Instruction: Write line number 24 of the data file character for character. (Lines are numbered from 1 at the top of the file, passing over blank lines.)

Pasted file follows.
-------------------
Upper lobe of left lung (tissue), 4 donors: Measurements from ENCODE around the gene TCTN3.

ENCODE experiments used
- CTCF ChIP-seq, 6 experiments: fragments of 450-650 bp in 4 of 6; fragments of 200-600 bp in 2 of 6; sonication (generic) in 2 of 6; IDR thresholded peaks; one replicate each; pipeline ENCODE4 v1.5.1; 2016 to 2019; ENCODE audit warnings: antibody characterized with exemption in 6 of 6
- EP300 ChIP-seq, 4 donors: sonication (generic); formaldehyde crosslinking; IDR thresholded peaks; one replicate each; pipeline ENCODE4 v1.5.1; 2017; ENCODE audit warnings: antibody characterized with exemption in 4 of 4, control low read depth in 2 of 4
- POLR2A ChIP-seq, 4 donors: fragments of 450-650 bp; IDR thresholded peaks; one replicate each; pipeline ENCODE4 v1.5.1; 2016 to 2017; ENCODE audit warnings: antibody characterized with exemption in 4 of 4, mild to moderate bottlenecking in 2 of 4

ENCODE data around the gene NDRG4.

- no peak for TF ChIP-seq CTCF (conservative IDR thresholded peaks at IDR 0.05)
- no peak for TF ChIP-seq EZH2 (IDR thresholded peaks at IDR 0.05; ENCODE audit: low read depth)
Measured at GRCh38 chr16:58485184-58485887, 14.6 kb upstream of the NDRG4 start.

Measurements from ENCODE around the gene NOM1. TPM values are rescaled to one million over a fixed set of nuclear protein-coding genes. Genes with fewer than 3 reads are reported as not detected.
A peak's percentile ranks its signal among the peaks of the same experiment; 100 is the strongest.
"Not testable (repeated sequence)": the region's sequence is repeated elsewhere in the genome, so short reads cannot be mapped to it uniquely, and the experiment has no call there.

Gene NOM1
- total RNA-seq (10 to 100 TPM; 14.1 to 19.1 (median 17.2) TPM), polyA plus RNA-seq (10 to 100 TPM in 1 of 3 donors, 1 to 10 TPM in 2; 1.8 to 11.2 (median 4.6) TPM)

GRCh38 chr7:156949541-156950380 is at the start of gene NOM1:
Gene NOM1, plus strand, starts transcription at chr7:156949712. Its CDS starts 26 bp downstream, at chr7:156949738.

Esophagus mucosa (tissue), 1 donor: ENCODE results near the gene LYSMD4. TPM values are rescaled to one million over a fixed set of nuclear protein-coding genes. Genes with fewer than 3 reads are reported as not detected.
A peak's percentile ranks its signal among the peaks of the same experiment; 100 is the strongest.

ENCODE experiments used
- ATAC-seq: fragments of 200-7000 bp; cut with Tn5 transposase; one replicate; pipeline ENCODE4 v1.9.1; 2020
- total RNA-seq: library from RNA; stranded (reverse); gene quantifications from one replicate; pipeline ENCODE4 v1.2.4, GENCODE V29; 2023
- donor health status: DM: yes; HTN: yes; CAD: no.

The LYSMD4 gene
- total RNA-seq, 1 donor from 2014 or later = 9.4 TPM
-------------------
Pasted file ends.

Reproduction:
- total RNA-seq, 1 donor from 2014 or later = 9.4 TPM